Thurston Moore interview

On living in London, Sonic Youth and musical memoirs
In full bloom

In full bloom

Floral print womenswear
From leading man to Elephant Man, Bradley Cooper is terrific

From leading man to Elephant Man

Bradley Cooper is terrific
In this the person to restore our trust in the banks?

In this the person to restore our trust in the banks?

Dame Colette Bowe - interview
When do the creative juices dry up?

When do the creative juices dry up?

David Lodge thinks he knows
The 'Cher moment' happening across fashion just now

Fashion's Cher moment

Ageing beauty will always be more classy than all that booty
Thousands of teenage girls enduring debilitating illnesses after routine school cancer vaccination

Health fears over school cancer jab

Shock new Freedom of Information figures show how thousands of girls have suffered serious symptoms after routine HPV injection
Fifa President Sepp Blatter warns his opponents: 'I forgive everyone, but I don't forget'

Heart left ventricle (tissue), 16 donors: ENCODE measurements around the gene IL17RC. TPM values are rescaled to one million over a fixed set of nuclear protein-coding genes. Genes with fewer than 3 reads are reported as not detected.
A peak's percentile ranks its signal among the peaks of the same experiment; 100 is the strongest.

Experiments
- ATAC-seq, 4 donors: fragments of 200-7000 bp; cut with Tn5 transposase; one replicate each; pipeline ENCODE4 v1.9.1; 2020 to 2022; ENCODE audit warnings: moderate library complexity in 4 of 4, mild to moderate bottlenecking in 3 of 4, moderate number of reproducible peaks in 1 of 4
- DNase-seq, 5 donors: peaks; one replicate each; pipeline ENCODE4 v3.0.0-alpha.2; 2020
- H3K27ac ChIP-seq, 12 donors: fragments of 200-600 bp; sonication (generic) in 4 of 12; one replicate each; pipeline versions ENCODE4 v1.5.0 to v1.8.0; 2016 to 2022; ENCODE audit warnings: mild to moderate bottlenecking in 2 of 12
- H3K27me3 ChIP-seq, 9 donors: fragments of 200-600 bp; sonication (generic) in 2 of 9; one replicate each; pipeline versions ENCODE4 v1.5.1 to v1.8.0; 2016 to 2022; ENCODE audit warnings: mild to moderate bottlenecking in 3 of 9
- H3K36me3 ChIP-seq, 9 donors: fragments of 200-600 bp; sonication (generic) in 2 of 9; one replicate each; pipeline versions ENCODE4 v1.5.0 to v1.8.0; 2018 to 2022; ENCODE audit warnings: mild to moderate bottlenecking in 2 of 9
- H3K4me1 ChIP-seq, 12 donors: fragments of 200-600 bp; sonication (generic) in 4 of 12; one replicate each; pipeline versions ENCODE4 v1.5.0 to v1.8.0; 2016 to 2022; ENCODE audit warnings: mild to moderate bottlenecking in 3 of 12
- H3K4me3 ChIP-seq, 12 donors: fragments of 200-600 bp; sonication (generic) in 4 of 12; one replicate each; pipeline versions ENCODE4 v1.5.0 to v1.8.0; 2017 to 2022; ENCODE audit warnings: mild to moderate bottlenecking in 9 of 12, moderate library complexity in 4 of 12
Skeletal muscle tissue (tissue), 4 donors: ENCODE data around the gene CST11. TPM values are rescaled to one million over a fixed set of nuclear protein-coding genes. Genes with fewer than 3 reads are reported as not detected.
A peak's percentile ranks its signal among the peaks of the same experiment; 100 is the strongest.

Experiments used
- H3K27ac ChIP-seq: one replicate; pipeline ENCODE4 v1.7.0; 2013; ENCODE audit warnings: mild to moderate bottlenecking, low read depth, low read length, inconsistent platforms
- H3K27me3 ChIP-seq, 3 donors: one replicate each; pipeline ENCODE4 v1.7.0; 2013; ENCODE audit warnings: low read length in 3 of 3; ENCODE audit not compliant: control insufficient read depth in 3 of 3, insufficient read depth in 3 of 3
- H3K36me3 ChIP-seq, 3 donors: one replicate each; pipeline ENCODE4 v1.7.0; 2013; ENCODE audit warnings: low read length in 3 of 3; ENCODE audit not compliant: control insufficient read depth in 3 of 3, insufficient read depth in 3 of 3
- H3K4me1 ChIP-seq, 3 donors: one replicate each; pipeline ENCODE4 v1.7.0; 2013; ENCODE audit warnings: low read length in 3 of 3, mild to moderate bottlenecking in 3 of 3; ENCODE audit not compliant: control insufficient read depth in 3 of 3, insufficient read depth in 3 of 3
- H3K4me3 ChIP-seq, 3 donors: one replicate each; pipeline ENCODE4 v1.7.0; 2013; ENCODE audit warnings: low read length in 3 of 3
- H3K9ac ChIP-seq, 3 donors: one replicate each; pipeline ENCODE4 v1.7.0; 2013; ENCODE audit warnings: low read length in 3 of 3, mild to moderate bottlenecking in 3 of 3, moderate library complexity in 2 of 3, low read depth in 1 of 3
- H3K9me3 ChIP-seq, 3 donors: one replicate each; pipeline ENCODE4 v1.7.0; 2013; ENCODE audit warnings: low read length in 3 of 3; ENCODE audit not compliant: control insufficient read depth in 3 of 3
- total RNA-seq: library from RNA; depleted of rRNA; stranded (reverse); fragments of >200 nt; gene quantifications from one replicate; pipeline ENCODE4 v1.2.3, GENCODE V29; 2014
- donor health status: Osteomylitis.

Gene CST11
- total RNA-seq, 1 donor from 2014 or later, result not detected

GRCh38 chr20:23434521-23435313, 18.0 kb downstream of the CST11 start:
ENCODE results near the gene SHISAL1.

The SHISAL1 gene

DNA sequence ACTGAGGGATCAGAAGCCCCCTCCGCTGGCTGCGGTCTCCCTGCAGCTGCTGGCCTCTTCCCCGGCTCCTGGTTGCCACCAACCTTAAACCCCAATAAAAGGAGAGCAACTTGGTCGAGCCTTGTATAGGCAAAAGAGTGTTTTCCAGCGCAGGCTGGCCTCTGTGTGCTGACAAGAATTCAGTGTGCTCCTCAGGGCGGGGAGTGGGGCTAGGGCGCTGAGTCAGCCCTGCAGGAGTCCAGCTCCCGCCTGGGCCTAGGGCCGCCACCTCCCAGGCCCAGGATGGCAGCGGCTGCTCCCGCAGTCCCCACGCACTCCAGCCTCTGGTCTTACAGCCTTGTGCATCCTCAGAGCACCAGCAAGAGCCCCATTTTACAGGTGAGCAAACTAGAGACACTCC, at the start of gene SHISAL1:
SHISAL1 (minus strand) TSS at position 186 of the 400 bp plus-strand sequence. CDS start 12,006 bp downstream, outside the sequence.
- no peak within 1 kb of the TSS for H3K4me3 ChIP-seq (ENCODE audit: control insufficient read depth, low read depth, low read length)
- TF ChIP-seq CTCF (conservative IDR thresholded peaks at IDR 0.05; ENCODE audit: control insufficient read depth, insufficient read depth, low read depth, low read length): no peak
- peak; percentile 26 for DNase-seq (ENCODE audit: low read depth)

'I forgive everyone, but I don't forget'

Fifa president Sepp Blatter issues defiant warning to opponents
Extreme summer temperatures will soon cause deaths of up to 1,700 more Britons a year, says government report

Weather warning

Extreme summer temperatures will soon cause deaths of up to 1,700 more Britons a year, says government report
LSD: Speaking to volunteer users of the drug as trials get underway to see if it cures depression and addiction

High hopes for LSD

Meet the volunteer users helping to see if it cures depression and addiction
German soldier who died fighting for UK in Battle of Waterloo should be removed from museum display and given dignified funeral, say historians

Saving Private Brandt

A Belgian museum's display of the skeleton of a soldier killed at Waterloo prompts calls for him to be given a dignified funeral